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Scribal Profile
Current Manuscript:Cambridge, Pembroke College MS 215
Sampled Folios:60v, 61r
Example Page:Display a full page showing this scribe's hand
Image Rights:Reproduced by kind permission of the Master and Fellows of Pembroke College, Cambridge. All images on this website are reproduced with permission of the Libraries, Archives, and Owners of the manuscripts. Manuscript images that appear on this website remain in the copyright of the libraries where the manuscripts are held. Use of these images for any purpose other than private study without written permission of those libraries is prohibited by law.
Usage: as
double compartment 'a' used throughout.
Usage: and
occasionally the two compartments are not closed.
Usage: may
Usage: and
looped 'd' used throughout.
Usage: done
the lower lobe of 'd' is generally rounded.
Usage: qd
'd' with vertical descending tag after 'quod' abbreviation.
Usage: goode
double compartment 'g' is the usual graph. The lower compartment is generally triangular.
Usage: þinge
Usage: wight
Usage: kynges
a current form of graph shaped like a letter 's' with two hairline strokes to close the compartments.
Usage: haþe
the stem of 'h' often has a backward slant.
Usage: holde(n)
the scribe frequently loops the tail-stroke of 'h' round to connect back with the body of the letter.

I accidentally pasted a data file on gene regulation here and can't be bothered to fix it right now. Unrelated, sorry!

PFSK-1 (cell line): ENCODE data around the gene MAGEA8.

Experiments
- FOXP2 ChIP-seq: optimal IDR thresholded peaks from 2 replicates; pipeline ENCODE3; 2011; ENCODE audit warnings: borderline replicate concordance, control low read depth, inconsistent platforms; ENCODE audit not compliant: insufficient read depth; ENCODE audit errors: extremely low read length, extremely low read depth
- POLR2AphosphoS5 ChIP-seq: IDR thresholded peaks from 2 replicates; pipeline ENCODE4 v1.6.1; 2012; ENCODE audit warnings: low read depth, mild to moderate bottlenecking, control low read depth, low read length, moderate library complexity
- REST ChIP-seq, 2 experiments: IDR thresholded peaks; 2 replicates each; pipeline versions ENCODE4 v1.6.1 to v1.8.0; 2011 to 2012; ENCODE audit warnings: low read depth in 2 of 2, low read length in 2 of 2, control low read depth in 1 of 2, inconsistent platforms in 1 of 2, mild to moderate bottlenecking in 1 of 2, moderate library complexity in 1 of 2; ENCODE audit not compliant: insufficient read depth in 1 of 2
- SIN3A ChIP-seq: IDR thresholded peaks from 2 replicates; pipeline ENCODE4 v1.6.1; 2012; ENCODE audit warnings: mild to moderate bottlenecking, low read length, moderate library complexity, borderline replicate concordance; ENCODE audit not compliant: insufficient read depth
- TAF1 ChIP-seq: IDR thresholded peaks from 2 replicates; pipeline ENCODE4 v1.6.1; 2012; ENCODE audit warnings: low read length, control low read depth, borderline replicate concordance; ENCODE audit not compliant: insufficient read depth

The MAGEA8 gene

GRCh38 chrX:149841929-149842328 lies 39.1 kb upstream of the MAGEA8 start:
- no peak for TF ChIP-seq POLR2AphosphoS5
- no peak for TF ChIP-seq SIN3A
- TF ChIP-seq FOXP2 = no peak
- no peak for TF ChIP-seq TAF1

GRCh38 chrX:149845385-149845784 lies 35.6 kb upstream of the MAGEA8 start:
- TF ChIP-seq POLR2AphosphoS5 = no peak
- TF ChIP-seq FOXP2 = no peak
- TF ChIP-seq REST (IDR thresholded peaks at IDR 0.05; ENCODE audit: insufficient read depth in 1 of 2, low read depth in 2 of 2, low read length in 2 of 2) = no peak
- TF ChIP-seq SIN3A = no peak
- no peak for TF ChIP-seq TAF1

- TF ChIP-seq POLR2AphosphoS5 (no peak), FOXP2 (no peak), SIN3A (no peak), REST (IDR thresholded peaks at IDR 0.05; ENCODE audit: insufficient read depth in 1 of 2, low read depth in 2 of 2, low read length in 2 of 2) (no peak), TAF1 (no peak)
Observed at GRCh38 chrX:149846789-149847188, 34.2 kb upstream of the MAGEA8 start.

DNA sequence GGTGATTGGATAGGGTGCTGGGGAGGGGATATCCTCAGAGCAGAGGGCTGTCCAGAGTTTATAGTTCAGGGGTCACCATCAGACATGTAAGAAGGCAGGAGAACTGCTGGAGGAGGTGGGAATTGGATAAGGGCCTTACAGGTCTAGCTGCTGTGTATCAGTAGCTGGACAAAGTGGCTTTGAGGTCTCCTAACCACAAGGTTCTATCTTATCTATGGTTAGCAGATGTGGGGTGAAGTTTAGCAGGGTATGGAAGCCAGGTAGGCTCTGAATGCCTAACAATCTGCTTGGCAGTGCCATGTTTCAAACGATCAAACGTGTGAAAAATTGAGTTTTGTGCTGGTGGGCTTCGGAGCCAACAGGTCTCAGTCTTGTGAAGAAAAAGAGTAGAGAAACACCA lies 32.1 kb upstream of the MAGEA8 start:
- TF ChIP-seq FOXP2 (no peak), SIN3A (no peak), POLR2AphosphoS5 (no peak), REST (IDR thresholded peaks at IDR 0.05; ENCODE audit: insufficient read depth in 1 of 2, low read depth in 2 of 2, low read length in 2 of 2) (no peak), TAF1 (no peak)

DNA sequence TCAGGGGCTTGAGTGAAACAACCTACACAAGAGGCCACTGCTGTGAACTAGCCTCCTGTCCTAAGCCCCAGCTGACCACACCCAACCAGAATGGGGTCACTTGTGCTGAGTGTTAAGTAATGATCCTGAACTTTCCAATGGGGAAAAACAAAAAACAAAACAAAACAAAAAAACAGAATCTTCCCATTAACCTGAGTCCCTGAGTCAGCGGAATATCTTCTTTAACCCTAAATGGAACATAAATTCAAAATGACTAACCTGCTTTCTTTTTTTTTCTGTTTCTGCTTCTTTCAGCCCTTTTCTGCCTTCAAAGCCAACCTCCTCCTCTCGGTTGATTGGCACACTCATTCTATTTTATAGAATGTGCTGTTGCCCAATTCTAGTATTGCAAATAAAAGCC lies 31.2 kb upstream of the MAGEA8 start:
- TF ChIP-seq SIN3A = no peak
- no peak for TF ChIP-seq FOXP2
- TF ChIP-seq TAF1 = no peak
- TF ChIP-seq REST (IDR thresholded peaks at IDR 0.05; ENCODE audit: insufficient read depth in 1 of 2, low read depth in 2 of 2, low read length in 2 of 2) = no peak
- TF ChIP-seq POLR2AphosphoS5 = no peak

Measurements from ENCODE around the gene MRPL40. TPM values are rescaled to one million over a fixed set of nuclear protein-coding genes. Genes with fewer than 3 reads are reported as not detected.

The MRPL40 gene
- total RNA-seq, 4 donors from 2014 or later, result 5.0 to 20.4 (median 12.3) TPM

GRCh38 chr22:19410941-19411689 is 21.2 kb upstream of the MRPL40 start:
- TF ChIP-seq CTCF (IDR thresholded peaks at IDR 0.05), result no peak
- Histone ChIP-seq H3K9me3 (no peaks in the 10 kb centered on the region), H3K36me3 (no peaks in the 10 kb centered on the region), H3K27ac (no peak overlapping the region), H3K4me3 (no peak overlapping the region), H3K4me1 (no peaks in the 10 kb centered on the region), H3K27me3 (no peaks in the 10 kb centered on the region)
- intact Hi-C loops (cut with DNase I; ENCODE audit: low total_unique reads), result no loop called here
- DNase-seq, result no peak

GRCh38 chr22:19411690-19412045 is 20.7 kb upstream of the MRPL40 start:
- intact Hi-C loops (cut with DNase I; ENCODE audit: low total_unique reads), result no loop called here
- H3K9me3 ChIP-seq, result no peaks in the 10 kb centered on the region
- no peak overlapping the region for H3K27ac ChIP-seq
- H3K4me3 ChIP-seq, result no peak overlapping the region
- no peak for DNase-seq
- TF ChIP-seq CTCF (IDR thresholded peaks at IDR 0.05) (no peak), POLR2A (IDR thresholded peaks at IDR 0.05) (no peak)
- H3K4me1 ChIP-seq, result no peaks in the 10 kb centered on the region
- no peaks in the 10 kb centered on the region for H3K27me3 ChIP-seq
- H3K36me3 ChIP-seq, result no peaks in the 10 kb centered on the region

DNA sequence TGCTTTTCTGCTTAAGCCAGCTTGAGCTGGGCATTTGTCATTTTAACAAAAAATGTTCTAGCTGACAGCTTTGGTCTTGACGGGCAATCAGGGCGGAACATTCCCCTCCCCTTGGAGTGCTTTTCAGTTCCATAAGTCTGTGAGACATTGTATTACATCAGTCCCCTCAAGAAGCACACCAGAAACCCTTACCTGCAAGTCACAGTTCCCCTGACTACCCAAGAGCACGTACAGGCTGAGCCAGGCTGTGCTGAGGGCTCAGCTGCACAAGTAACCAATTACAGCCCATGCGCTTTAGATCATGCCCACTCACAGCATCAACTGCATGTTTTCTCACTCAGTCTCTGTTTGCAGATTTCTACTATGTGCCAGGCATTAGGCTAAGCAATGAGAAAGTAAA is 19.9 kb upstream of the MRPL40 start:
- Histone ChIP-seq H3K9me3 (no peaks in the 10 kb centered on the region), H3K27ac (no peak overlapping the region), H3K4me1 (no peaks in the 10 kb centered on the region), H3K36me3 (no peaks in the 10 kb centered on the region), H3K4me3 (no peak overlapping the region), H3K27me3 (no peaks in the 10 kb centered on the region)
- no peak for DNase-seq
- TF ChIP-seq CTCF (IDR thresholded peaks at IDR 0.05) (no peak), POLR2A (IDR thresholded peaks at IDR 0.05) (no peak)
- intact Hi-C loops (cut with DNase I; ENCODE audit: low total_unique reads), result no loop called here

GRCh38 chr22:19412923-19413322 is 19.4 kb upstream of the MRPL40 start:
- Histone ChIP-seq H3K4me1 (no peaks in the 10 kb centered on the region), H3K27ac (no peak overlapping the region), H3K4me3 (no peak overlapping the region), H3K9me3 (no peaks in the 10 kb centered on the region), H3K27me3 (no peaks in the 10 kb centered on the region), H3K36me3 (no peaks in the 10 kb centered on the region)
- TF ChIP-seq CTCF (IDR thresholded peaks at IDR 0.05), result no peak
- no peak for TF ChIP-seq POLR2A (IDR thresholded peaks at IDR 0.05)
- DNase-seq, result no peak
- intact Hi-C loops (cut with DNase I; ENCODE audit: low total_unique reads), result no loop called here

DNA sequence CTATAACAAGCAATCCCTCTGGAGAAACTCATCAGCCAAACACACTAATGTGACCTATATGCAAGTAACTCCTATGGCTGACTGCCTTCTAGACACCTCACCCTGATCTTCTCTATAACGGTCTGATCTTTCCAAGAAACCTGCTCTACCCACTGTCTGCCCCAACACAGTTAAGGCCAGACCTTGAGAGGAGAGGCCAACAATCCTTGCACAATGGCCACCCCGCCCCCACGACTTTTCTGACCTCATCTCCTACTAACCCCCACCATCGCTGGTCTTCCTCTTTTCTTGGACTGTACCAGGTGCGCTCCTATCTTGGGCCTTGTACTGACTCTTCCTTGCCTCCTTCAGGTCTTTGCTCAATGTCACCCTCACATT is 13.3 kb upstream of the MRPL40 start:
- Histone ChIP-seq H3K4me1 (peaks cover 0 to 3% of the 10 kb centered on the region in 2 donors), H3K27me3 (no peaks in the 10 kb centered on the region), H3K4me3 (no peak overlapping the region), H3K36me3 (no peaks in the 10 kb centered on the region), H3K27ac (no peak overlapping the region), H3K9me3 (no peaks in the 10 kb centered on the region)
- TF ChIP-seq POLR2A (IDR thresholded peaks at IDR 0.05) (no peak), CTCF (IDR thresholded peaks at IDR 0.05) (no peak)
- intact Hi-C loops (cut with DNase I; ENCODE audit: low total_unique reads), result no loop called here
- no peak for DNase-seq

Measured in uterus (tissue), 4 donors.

Usage: muchel
Usage: schewede
the tail-stroke frequently curves down below several letters.
Usage: conferme
long 'r' is used in all positions except after 'o'. The fork of the letter is usually set high, above the level of the lower part of surrounding letters.
Usage: power
'r' in final position with flourish.
Usage: for
'z'-shaped 'r' is used after 'o'.
Usage: as
sigma 's' is only used in final position.
Usage: þinges
8-shaped 's' is also only used in final position.
Usage: is
long 's' is used in every position even, as here, as the final letter of a word. This is a distinctive feature of this scribe's hand.
Usage: knowen
the left limb of 'w' is often separate from the rest of the graph.
Usage: wole
a curled approach stroke to 'w' as the initial letter of a word.
Usage: wiȝt
'w' is frequently formed with the second arm of the letter lower than the first.
Usage: worlde
although the ink is much more degraded on this folio, the basic form of 'w' is the same.
Usage: yuel
in initial position the vertical left arm of 'y' stands well above the right. The angle of return on the tail is more or less the same in all three examples.
Usage: openly
Usage: myȝty
the tail of 'y' frequently connects with the following letter.
Usage: strenkeþes
thorn is used for 'th' in every conceivable position. It is used in all the usual combinations for definite articles and demonstratives as well as in verbs and to replace 'th' whenever needed.
Usage: þanne
Usage: haþe
Usage: þ(er)offe
Usage: ȝif
yogh is also used frequently. It represents the sounds of both 'y' and 'gh'.
Usage: wiȝt
here the 'i' is followed closely by yogh.
Usage: nouȝt
Usage: myȝt
Usage: I
the regularly formed upper case 'I'. There is usually a punctus on either side to distinguish it. It is a distinctive letter form in this scribe's hand.
Usage: I
Usage: I
Usage: I
upper case 'I' as two closed loops to the left of a stem.
Abbreviative Marks
Usage: reme(m)br(e)
the scribe frequently uses macrons to replace 'n's and 'm's.
Usage: ma(n)
here the scribe uses a flourish to replace the 'n'.
Usage: gete(n)
Usage: sente(n)ce
Centre for Medieval Studies, University of York, King's Manor, York YO1 7EP